HOLLY SPRINGS • Tim and Lisa Liddy have spent their 33 years of marriage as ambassadors of the city they call home.

The Liddys have invested in Holly Springs as business owners, city government officials and community volunteers. One of their many endeavors is their involvement in the Holly Springs Main Street Chamber, which promotes economic development and historic preservation.

“We’ve been working with Holly Springs ever since we got married,” said Tim, a pharmacist. “My father taught me that for your business to be successful, your community needs to be successful.”

Tim and Lisa were encouraged to attend a lunch gathering Aug. 19 hosted by the Main Street Chamber. They met in a downtown building the Liddys own to watch the 2020 Mississippi Main Street Association awards presentation.

Part of the way through the virtual ceremony, Tim and Lisa received a surprise. They saw themselves on the screen and discovered they were among the honorees.

The Liddys were chosen as Main Street Heroes, an award that recognizes outstanding community leaders or public figures who have displayed an involved commitment to the downtown section of their cities and to their Main Street program.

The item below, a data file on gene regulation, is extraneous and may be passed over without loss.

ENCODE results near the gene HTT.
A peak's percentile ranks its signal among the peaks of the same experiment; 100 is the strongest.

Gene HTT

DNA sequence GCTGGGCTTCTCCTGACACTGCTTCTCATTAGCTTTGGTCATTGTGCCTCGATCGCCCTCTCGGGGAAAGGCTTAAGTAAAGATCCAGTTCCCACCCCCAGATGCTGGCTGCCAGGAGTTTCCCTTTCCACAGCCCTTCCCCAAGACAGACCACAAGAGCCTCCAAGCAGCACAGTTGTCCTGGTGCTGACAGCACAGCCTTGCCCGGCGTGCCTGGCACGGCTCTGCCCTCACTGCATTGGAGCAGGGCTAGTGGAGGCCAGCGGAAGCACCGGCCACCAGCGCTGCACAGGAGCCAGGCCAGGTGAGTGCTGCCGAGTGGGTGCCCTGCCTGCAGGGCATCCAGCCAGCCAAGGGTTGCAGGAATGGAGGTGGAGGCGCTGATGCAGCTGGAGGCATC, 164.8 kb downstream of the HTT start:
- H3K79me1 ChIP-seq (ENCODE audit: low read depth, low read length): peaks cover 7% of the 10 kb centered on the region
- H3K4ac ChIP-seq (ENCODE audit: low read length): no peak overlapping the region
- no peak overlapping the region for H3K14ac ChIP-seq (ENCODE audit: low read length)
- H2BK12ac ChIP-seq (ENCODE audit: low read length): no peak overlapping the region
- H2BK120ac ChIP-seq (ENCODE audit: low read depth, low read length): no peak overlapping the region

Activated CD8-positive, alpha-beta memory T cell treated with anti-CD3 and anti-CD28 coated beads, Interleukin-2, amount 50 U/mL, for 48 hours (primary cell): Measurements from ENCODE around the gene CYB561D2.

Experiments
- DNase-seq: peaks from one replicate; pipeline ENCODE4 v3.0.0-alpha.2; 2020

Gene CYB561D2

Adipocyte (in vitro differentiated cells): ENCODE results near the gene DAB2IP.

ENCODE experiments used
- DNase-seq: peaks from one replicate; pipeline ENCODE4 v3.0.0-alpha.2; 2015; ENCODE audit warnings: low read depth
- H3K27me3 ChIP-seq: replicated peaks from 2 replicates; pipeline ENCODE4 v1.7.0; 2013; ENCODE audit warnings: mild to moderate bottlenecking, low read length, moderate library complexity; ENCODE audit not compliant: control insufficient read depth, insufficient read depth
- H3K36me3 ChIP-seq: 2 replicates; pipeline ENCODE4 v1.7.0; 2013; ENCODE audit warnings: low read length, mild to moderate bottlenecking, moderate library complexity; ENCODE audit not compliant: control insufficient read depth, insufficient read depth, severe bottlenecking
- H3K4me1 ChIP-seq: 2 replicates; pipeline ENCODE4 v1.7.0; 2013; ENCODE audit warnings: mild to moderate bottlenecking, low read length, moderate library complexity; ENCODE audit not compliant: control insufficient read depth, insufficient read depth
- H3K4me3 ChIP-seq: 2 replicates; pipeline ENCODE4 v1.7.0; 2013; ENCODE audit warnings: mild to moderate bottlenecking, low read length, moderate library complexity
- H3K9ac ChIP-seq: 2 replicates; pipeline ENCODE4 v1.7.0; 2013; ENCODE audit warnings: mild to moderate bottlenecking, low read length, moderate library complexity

“It was a total shock to me,” said Lisa, a former deputy city clerk who runs a bed and breakfast.

Christy Owens, director of Holly Springs Main Street Chamber, said the Liddys’ recognition is no surprise.

“To everyone in town, it was well deserved,” she said.

The Liddys were honored along with mayors Jason Shelton of Tupelo and Shea Dobson of Ocean Springs and Philadelphia entrepreneur Doug Hudson as Main Street Hero recipients.

“I guess it’s sort of a lifetime achievement award, which means I’m getting old,” Tim said as he and Lisa laughed.

Focal point

Holly Springs Main Street Chamber is one of 46 Designated Communities in the Mississippi Main Street Association. The Marshall County city has been a focal point in Tim and Lisa’s lives and service.